Posted on 11th April 2014

Are Problem Neighbours on the Rise?

Most people will be aware of the Old Testament line to love thy neighbour. However in modern-day Britain that somewhat rose-tinted version of how the world should be is becoming rather tarnished. It comes as new research reveals that we, as a nation, are becoming so intolerant of our neighbours that were resorting to complaining to the local authority in ever greater numbers.

The research from Churchill Home Insurance shows that householders made over 460,000 complaints about neighbours in 2013 and that irritations included noise, animals, mess and household disrepair. Local authorities received wide-ranging complaints about neighbours and their behaviour, pets and property with 104,000 of these made about filthy homes, messy gardens and vermin.

In 2013, there were a further 93,579 complaints about the accumulation of refuse, 46,539 about pets causing a local disturbance and 21,090 about parked vehicles causing a disruption. In our region, Newcastle received an above average number of complaints at 45 per 1000 people, while Stockton-On-Tees was also listed in the top 10 for complaints per head of the population.

Noisy neighbours are the major and steadily growing - cause of these residential issues nationally, whether it concerns loud music, barking dogs or disturbance from DIY work. In nine months in 2013 councils received 200,120 noise complaints. To combat this, local authorities have issued 4,283 noise abatement notices to persistently loud residents. However these are not always successful in quietening the neighbourhood, as 644 notices were broken during this period.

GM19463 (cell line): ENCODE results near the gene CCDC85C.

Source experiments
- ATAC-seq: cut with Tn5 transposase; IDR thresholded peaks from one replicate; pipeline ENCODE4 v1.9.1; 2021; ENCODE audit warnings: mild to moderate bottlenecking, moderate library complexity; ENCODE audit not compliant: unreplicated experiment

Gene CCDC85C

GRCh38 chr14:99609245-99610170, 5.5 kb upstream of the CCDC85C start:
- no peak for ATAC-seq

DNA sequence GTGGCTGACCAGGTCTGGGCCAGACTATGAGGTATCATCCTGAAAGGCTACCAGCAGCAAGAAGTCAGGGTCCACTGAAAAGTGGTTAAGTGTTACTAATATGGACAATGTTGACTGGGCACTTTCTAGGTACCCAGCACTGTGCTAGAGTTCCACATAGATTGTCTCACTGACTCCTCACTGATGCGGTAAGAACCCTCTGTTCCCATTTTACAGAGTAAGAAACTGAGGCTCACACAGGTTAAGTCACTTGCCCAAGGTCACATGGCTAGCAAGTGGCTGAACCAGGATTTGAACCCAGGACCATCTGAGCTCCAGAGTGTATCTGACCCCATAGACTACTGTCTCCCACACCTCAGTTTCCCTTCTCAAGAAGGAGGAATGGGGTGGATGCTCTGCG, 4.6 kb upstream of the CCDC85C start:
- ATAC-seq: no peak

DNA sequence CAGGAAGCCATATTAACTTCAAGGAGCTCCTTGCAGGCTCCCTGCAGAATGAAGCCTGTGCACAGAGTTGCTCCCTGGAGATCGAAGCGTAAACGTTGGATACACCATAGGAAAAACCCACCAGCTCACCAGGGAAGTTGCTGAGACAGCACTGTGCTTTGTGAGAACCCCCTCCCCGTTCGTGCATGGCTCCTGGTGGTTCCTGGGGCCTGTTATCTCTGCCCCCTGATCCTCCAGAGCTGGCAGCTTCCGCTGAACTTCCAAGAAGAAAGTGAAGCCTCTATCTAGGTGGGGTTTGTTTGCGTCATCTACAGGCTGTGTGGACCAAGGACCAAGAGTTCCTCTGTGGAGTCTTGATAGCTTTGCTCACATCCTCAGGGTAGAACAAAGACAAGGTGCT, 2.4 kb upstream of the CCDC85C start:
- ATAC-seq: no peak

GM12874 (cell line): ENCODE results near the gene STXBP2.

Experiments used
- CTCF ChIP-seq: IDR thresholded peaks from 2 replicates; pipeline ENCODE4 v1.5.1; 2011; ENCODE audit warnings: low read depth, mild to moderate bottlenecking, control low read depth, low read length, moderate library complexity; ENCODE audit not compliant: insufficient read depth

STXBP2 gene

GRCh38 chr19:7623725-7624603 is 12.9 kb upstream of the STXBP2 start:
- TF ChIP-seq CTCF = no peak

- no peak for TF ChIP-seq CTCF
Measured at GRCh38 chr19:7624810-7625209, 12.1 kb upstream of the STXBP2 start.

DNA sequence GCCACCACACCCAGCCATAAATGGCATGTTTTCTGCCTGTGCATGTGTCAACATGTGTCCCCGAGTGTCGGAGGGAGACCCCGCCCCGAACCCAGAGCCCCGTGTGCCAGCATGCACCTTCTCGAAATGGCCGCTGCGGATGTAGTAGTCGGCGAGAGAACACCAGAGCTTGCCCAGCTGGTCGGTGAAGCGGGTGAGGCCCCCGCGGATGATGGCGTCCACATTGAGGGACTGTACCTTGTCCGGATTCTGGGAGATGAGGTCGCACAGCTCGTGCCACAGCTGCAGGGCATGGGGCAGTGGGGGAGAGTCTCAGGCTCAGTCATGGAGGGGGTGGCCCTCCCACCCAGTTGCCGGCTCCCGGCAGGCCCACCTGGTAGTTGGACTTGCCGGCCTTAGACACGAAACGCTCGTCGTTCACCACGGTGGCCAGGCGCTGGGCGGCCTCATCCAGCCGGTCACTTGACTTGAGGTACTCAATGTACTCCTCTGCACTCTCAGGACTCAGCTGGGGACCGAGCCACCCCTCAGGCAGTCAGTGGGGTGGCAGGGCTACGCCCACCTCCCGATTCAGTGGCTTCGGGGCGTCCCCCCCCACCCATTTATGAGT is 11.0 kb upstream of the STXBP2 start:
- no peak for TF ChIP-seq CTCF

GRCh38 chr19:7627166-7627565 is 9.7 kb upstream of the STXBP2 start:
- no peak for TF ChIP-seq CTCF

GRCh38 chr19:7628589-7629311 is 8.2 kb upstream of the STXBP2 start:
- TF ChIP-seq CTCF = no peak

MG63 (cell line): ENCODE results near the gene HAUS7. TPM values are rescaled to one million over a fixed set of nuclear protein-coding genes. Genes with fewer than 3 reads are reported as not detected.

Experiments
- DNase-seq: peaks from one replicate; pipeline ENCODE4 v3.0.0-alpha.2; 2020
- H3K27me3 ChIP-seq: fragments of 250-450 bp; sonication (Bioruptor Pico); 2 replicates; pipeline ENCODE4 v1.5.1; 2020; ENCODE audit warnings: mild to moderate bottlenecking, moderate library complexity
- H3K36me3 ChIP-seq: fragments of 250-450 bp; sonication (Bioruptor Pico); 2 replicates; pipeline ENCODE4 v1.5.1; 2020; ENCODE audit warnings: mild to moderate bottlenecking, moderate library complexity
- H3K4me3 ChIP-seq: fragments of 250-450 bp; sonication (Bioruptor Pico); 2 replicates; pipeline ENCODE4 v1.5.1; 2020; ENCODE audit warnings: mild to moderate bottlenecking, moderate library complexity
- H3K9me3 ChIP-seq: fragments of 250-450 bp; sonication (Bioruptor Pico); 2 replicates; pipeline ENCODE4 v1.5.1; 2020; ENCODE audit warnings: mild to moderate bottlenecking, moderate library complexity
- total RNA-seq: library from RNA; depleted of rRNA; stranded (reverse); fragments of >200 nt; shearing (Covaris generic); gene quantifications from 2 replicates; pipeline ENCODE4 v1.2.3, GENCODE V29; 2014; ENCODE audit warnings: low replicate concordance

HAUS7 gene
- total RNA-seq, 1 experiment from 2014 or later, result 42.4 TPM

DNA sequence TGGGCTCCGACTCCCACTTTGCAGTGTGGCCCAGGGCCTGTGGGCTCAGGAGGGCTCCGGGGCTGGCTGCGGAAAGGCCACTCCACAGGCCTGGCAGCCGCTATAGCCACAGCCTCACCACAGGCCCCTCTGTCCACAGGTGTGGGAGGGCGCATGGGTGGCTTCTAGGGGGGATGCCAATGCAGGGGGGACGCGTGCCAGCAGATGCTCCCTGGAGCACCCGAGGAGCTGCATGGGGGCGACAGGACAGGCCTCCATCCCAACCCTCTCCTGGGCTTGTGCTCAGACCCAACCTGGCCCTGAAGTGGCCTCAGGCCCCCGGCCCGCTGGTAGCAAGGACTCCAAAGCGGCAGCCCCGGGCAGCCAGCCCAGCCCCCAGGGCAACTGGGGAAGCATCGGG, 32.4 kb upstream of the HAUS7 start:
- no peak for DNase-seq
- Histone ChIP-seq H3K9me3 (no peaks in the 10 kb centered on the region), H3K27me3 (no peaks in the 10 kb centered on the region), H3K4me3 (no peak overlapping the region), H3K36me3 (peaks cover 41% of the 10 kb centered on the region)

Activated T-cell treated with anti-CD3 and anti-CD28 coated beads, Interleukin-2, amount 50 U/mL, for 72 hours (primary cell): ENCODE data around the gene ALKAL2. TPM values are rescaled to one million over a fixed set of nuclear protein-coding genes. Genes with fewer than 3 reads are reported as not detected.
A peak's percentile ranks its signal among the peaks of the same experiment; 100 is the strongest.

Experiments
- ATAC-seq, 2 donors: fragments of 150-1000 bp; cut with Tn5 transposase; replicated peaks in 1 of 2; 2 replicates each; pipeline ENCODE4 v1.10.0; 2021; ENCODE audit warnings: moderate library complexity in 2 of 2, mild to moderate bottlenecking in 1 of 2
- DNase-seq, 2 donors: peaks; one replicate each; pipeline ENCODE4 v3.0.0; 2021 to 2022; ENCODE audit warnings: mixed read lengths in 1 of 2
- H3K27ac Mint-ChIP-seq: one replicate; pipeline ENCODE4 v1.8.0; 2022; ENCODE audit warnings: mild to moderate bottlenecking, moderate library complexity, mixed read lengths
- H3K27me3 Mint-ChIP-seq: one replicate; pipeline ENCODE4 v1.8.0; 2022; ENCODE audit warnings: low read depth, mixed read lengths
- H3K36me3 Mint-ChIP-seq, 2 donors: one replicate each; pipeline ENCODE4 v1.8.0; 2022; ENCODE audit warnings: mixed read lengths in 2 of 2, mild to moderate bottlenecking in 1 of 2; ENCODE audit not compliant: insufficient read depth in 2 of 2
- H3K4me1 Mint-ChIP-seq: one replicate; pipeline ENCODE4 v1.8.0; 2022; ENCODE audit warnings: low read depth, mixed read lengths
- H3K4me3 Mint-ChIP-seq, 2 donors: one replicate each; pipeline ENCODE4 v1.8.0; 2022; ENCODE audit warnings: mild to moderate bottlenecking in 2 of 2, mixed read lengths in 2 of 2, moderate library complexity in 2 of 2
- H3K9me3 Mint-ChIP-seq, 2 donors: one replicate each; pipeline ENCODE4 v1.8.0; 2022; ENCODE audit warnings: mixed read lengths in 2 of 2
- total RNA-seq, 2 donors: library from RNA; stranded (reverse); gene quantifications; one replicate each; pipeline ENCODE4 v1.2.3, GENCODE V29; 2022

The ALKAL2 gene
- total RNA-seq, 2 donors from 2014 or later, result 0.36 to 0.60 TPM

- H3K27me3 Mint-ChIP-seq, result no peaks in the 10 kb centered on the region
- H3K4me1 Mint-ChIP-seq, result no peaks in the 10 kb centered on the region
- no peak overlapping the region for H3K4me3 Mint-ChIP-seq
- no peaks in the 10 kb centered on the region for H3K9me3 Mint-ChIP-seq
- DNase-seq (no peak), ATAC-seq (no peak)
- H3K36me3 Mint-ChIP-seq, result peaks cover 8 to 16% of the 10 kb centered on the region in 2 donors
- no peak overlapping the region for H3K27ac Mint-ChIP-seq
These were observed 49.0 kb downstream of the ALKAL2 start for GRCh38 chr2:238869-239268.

It is a moot point as to whether sheer the volume of complaints is an indication of an increase in noisy neighbours or whether people are now simply more likely not to endure bad behaviour. Whatever the real situation, there are several important points to remember when dealing with problem neighbours.

In the first instance, try to have a polite and friendly word with the neighbour as they may not be aware of the impact they are having. If that fails, there are neighbour, dispute, mediation and conciliation services that can be accessed via the Direct.gov site or by calling the local authority housing department for advice.

If the problem persists, then the householder can complain to their local council. It is possible to take legal action for what is known as 'private nuisance', but it is much better to speak to the local council rather than go to law at this stage.Council officers only have the power to deal with 'statutory nuisances' as defined in the Environmental Protection Act 1990 which covers issues such as excessive noise or vibration, emission of smoke, fumes and dust or animals kept in unhygienic or unsafe conditions.

If the householders complaint is about noise, council officers may leave equipment inside the property to record the disturbance over a period of time. The 1996 Noise Act gives local authorities additional powers to deal with noise at night and if an environmental health officer is satisfied there is a noise nuisance, they have the power to enter premises and seize any equipment responsible for creating the noise nuisance. Duration or repetition is not necessarily a factor as one-off events such as a noisy birthday party can also be considered a nuisance. Whatever the outcome it is important to try to remain calm as the problematic neighbour may be going anywhere any time soon.

Please note: This article is intended as guidance only and does not constitute advice, financial or otherwise. No responsibility for loss occasioned/costs arising as a result of any act/failure to act on the basis of this article can be accepted by Latimer Hinks.